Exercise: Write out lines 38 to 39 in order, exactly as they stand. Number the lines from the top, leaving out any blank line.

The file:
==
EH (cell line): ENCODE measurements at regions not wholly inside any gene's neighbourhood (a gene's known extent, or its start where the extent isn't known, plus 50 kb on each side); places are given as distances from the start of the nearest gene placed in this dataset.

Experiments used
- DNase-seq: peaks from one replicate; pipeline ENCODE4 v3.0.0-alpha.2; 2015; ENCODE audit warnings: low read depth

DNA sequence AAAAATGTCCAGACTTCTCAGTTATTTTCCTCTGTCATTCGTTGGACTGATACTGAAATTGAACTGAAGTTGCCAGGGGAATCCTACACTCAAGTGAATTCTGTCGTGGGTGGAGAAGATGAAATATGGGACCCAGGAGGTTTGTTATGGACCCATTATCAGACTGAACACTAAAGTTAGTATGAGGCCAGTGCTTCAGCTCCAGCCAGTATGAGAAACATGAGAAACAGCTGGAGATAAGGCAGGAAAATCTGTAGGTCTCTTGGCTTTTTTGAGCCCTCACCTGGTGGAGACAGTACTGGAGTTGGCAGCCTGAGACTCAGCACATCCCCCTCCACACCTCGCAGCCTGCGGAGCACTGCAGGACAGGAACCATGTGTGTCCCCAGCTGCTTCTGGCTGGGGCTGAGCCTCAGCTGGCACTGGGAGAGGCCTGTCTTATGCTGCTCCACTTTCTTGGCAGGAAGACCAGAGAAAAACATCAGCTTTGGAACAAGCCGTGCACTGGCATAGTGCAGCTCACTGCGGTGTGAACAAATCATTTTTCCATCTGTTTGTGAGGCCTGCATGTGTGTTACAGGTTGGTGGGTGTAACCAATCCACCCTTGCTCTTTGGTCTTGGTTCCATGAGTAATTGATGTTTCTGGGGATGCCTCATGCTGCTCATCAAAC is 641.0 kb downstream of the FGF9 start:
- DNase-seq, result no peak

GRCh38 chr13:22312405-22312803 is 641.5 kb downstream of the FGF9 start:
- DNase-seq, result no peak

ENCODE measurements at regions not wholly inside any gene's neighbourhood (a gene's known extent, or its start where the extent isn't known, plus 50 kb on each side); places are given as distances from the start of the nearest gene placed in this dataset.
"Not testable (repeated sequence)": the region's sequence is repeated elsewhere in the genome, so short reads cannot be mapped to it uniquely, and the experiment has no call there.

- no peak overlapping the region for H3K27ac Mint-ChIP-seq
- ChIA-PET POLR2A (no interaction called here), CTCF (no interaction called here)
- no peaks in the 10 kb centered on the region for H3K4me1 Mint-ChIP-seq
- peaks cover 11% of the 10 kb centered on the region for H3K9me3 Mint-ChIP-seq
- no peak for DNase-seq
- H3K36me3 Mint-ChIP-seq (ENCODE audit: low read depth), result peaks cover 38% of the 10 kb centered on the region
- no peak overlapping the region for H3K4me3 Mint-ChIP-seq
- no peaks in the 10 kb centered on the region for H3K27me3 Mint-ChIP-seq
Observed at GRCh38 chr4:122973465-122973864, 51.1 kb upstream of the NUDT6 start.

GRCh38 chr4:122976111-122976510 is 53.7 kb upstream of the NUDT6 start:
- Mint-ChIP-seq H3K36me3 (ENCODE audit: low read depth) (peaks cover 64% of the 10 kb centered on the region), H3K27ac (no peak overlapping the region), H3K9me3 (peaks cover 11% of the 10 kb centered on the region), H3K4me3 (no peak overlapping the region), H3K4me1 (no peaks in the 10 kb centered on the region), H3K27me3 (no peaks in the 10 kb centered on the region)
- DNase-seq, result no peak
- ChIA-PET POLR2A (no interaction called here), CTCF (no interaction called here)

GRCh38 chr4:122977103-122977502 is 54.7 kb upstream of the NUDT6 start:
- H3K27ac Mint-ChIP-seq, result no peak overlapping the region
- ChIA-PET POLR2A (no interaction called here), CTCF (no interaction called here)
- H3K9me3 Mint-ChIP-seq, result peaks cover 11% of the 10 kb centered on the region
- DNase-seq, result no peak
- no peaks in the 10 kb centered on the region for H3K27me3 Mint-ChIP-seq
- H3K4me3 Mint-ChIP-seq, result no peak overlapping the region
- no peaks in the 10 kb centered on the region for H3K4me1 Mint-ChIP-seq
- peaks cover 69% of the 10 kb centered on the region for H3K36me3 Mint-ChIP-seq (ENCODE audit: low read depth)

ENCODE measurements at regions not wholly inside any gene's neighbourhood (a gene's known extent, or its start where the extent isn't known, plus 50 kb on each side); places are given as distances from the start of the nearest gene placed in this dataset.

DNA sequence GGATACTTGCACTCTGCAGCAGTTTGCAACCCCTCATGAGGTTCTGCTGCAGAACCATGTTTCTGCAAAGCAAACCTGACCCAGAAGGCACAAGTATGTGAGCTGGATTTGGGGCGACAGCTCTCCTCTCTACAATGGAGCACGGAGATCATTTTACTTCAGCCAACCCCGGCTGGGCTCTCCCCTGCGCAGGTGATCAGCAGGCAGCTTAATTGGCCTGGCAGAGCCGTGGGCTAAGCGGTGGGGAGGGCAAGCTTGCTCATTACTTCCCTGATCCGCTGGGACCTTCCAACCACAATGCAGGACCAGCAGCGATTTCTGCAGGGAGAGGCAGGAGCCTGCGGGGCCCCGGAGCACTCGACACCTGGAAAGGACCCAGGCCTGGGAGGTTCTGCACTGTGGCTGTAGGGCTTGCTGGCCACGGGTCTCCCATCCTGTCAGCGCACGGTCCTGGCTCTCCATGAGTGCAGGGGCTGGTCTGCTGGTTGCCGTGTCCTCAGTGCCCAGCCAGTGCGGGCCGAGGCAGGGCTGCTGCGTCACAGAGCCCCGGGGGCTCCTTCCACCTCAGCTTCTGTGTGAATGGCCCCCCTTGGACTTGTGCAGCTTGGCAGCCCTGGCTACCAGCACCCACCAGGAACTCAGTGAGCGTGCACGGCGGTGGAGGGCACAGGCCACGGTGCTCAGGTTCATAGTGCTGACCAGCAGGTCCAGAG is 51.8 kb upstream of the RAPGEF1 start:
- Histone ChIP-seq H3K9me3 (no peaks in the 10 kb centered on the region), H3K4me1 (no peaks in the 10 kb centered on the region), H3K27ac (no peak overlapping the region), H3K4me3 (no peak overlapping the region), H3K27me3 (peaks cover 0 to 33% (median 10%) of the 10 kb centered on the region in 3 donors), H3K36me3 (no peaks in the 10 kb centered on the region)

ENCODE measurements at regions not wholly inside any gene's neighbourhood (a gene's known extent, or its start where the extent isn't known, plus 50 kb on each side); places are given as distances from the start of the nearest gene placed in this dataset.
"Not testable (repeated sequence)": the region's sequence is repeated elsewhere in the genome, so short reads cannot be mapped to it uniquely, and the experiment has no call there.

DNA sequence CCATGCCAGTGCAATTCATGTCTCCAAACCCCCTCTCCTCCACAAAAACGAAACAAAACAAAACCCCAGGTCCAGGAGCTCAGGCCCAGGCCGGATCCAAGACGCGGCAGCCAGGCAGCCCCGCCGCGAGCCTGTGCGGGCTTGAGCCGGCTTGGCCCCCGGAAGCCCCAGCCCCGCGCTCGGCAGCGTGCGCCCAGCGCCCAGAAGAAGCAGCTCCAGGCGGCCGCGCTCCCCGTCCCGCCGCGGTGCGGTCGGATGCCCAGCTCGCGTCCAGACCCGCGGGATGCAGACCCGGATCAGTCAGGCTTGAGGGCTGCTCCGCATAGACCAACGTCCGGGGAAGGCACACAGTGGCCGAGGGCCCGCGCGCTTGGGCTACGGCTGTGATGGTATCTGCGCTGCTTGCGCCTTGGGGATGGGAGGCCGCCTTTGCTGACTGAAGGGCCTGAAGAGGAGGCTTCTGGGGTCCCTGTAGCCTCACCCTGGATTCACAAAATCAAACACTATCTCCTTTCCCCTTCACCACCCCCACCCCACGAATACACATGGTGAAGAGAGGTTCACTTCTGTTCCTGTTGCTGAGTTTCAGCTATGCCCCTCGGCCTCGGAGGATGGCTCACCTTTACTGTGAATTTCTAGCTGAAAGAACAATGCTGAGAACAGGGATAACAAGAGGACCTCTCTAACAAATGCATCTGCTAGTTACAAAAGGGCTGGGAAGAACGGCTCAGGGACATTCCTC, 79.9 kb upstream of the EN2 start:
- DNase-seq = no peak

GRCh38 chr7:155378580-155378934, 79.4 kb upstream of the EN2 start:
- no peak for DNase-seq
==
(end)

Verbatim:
- DNase-seq = no peak

GRCh38 chr7:155378580-155378934, 79.4 kb upstream of the EN2 start: